When crafting your resume, the most impressive aspects of your experience should be featured as close to the top of the page as possible, to make sure that prospective employers spot these details as soon as they start reading. Each role from the top of your resume (most recent) down should be granted a bit more real estate than earlier positions, to show how you’ve grown and evolved professionally over the course of your career.
But what if you’ve just been promoted and haven’t had a chance to accomplish much? The first few bullets under each company can actually give the reader overview of the size and scope of the organization, their clients and yearly revenue, with a broad description of what your contributions have been. These initial 2-3 bullets can actually include the improvements that you’ve contributed to during the full tenure of your employment, not only in your most recent position.
MAJOR RETAILER New York, NY
Department Manager 2016 - Present
In the example above, the lower-level role includes tasks that are less measurable and quantifiable, while the higher-level and measurable accomplishments are included in the more recent position.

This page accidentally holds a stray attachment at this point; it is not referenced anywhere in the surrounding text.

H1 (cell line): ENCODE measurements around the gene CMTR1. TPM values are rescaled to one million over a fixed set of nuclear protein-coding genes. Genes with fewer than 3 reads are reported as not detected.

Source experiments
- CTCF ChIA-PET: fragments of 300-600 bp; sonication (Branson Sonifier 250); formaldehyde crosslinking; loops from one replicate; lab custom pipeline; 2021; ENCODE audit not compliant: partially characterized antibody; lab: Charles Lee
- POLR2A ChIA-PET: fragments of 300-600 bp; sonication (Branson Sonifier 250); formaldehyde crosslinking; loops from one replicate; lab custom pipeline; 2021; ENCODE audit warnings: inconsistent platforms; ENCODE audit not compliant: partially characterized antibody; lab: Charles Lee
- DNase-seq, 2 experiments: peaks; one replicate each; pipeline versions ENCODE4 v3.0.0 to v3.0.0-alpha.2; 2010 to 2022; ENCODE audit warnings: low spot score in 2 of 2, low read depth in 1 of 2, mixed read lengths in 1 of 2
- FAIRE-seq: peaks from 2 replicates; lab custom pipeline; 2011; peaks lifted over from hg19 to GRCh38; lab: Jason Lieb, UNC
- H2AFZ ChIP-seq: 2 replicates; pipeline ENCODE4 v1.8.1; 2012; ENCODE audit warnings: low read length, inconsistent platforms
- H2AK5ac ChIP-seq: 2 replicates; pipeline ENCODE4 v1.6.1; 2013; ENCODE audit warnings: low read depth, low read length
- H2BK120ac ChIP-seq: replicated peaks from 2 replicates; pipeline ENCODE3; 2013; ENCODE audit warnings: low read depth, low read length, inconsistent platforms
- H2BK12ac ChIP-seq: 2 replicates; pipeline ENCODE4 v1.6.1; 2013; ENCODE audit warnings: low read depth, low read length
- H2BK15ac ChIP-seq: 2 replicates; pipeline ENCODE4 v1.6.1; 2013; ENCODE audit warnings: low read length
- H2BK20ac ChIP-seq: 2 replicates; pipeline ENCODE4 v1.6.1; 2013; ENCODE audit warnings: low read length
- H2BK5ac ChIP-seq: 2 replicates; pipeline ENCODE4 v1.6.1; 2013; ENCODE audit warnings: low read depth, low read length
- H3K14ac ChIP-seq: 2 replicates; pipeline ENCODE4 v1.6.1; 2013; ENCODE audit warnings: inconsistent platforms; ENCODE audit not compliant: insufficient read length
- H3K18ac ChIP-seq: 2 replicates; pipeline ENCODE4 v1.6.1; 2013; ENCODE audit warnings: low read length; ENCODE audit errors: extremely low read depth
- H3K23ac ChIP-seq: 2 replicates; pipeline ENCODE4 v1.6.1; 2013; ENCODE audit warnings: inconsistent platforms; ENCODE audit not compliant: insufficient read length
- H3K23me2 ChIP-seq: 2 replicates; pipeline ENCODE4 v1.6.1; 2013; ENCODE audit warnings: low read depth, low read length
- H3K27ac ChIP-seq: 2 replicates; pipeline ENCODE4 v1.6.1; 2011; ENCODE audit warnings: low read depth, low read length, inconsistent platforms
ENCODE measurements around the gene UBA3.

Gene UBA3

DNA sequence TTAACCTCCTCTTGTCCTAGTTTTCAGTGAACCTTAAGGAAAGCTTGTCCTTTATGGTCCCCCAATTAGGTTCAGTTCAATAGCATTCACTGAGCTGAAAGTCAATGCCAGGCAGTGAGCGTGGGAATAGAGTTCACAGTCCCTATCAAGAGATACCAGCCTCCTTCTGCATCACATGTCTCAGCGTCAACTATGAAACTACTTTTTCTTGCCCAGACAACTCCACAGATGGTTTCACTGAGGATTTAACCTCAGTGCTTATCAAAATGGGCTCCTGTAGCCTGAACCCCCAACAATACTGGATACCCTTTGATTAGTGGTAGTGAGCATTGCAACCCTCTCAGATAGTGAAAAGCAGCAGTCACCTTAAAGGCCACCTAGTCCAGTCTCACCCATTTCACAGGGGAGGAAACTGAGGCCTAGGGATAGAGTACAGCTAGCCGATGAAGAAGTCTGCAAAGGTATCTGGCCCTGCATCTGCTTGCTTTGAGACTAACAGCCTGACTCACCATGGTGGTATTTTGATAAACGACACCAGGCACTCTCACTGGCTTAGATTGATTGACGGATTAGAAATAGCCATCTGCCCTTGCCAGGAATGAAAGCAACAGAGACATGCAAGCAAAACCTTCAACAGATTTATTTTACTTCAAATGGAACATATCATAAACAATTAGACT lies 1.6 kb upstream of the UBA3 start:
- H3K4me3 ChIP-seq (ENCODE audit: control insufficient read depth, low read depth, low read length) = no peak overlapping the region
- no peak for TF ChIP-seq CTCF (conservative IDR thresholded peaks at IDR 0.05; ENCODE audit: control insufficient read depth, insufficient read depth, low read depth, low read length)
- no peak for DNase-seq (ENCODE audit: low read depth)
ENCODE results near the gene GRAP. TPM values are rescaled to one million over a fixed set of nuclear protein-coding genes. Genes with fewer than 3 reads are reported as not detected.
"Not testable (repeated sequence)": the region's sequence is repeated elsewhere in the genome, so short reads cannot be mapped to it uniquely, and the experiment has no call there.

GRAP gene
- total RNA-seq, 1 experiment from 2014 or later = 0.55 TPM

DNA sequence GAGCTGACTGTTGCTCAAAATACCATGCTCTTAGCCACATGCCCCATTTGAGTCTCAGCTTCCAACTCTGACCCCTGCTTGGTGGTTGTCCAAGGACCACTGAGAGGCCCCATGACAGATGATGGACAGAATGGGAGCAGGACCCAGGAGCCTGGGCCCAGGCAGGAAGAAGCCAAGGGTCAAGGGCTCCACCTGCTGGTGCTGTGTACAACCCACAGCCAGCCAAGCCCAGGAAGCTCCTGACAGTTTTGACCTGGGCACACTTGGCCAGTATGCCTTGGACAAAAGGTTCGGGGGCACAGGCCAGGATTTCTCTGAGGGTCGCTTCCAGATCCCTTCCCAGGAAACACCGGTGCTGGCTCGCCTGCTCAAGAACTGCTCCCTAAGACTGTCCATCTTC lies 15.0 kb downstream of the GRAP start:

MADISON DIGITAL MEDIA New York, NY
Account Manager 2009 - 2012
BUMBLEBEE MARKETING San Francisco, CA
Vice President of Marketing 2015 - 2016
When there’s been a promotion, it’s perfectly fine to elevate your higher-level experience to your most recent role. The goal is for your job descriptions to resemble an inverted pyramid, meaning that the most recent roles should be given more weight than your earlier positions. This tactic can be especially useful if you’ve been promoted to a position with an impressive title, but your strongest accomplishments happened prior to your promotion.